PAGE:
Rebecca Jewell spent a year in New Guinea in 1982 and became inspired by feather artifacts and birds. She saw how important they were to the people there and was amazed by the beautiful feather headdresses people made. She went on to study anthropology at Cambridge University in 1985 and then gained a PhD from London’s Royal College of Art in Natural History Illustration. During that time she would work mainly in watercolor, drawing bird skins at the National History Museum and ethnographic artifacts made out of feathers at the British Museum.
All of these experiences came to influence the body of work she began to create using “ethically sourced” feathers to print on. Her work is based on careful observational drawing as a way of seeing, recording, investigating and analyzing. Through a process involving a photo-plate, ink, an etching press and feathers, Jewell creates beautiful and delicate works on feathers depicting birds. Of the pieces she says: “Over the past years I have drawn and painted feathers and birds, and explored how they have been used to enhance and decorate humans. I am also aware of the plight and precarious status of many species, which I wanted to represent in the delicacy of the image on the feather.”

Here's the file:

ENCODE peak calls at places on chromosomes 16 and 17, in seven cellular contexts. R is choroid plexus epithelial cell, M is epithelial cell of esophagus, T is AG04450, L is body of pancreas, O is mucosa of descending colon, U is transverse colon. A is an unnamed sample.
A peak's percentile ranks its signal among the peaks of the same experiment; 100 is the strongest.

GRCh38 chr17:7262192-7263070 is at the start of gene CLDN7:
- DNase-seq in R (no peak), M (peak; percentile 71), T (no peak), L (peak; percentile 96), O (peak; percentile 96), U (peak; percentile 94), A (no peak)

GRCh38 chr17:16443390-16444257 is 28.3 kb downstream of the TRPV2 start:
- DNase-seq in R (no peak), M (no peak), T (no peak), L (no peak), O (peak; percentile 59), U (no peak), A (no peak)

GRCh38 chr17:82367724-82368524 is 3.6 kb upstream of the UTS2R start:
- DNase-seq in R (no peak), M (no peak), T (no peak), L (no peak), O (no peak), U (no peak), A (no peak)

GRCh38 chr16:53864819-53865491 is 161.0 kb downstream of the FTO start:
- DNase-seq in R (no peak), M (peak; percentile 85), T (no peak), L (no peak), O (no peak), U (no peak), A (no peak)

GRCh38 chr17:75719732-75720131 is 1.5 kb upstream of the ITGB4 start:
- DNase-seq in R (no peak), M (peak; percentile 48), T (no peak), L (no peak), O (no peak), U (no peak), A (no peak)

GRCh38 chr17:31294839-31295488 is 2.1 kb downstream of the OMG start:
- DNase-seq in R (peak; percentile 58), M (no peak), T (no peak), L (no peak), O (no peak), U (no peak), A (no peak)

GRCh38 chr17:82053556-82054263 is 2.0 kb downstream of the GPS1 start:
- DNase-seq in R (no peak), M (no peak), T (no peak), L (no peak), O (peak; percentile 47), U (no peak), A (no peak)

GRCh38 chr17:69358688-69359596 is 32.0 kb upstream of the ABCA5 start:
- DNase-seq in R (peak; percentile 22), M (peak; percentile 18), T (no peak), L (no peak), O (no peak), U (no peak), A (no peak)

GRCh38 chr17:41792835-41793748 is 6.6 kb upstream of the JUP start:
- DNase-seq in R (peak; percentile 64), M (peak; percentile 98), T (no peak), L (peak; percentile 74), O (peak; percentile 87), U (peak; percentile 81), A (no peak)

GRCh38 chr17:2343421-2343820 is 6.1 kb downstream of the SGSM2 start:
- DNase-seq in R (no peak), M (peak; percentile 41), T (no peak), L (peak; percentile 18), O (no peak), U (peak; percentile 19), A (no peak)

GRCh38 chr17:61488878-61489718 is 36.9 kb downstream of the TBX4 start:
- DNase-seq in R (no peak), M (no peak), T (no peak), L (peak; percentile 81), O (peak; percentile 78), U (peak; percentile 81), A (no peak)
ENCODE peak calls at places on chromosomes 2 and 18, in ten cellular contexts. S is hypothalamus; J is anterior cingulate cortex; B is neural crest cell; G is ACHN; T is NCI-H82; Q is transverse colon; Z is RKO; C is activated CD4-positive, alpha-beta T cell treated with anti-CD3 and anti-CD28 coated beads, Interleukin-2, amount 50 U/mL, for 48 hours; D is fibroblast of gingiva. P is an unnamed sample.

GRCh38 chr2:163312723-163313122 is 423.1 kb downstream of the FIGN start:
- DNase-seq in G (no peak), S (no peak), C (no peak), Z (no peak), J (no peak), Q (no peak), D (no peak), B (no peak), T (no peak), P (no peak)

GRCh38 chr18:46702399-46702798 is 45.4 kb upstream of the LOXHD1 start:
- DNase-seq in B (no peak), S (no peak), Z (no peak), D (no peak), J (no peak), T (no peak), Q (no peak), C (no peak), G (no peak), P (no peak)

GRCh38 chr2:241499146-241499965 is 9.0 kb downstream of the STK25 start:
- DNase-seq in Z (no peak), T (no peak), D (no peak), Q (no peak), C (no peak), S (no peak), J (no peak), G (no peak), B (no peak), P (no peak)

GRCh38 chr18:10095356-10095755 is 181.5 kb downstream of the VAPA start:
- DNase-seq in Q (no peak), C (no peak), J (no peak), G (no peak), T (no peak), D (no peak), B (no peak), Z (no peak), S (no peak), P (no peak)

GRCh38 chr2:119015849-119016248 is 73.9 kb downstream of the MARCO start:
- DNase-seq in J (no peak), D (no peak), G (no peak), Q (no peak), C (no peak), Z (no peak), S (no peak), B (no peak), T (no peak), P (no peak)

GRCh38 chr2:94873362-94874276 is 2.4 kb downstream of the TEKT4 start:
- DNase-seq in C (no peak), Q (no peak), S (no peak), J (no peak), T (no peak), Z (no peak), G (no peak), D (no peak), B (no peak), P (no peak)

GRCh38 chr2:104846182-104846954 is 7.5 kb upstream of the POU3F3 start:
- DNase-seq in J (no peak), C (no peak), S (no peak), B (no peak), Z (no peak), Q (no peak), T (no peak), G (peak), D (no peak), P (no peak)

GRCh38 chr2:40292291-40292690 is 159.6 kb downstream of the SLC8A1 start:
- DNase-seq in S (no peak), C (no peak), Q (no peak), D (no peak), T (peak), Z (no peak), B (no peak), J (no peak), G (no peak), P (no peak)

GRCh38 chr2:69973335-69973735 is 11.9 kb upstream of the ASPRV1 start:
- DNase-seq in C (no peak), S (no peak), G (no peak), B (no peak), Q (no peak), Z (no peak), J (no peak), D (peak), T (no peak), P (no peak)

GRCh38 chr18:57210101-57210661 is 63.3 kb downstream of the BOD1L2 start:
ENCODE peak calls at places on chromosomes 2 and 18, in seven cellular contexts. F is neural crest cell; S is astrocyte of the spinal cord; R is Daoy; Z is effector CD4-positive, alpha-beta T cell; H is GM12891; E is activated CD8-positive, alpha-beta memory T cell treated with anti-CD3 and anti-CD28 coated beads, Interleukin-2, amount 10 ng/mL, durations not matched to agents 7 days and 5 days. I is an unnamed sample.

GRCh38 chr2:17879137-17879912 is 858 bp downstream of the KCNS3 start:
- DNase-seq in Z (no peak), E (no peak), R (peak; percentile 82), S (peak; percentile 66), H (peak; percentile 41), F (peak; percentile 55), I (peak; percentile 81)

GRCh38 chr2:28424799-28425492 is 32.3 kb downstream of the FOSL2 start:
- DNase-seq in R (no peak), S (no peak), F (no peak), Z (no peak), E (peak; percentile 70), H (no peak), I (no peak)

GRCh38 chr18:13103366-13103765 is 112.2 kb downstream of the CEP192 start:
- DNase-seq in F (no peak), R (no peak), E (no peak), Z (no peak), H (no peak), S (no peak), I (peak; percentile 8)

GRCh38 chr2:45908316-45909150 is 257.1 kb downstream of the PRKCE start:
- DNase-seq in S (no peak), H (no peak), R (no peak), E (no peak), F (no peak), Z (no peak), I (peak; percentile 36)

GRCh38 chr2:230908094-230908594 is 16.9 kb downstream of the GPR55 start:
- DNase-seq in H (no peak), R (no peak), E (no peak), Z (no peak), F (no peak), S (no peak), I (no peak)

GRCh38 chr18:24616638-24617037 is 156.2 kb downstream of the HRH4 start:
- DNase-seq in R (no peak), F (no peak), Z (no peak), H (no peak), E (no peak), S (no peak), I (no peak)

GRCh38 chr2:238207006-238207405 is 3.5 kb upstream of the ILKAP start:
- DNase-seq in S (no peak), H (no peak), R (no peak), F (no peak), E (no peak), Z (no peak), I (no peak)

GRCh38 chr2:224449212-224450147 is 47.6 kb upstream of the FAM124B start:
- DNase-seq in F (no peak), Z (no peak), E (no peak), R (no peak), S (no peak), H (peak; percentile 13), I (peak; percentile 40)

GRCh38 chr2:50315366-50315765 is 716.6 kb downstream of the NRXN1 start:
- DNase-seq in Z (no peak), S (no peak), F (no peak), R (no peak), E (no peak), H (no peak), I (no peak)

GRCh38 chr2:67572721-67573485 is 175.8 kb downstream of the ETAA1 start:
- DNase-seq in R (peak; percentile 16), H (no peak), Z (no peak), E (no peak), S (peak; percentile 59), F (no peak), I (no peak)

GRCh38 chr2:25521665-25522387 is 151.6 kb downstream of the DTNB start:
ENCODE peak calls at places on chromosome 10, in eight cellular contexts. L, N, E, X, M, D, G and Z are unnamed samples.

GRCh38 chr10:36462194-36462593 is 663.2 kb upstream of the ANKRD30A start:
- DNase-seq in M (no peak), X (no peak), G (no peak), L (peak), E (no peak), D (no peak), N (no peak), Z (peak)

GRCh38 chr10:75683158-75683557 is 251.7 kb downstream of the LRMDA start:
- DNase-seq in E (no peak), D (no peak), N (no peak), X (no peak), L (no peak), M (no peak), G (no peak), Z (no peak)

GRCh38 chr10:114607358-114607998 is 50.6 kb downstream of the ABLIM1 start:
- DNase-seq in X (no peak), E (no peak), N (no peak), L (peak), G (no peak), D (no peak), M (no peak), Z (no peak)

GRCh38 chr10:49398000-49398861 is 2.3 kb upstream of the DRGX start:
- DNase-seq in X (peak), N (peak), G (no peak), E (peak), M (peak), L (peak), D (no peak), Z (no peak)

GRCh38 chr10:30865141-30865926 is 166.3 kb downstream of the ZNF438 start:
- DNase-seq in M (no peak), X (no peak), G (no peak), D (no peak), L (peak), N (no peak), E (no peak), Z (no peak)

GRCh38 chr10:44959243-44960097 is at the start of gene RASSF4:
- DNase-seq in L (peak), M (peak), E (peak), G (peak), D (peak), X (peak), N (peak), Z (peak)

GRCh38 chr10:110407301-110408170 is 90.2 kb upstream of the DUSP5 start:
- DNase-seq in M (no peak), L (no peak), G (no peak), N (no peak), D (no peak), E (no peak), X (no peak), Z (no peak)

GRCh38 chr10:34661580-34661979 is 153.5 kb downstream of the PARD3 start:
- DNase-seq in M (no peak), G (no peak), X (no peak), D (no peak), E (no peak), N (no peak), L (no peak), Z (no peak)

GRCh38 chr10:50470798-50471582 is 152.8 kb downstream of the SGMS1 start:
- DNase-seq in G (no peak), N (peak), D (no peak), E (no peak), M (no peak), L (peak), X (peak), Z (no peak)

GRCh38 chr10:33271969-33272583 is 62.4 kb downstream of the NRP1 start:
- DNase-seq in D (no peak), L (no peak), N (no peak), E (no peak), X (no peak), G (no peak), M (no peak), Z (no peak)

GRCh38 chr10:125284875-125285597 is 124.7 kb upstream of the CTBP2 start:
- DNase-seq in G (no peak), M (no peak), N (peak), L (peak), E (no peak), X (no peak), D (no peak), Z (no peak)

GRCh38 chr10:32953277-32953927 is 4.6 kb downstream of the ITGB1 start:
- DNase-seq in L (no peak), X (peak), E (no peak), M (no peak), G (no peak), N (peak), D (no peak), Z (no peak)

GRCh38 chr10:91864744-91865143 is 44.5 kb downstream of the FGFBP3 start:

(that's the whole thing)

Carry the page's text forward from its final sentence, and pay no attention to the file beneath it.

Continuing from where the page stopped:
An artist in residence at the British Museum, Department of Africa, Oceania and the Americas, Jewell creates work that explores the shared histories between people that create certain artifacts, the explorers, anthropologists and travelers who obtain them, and the museums that house them.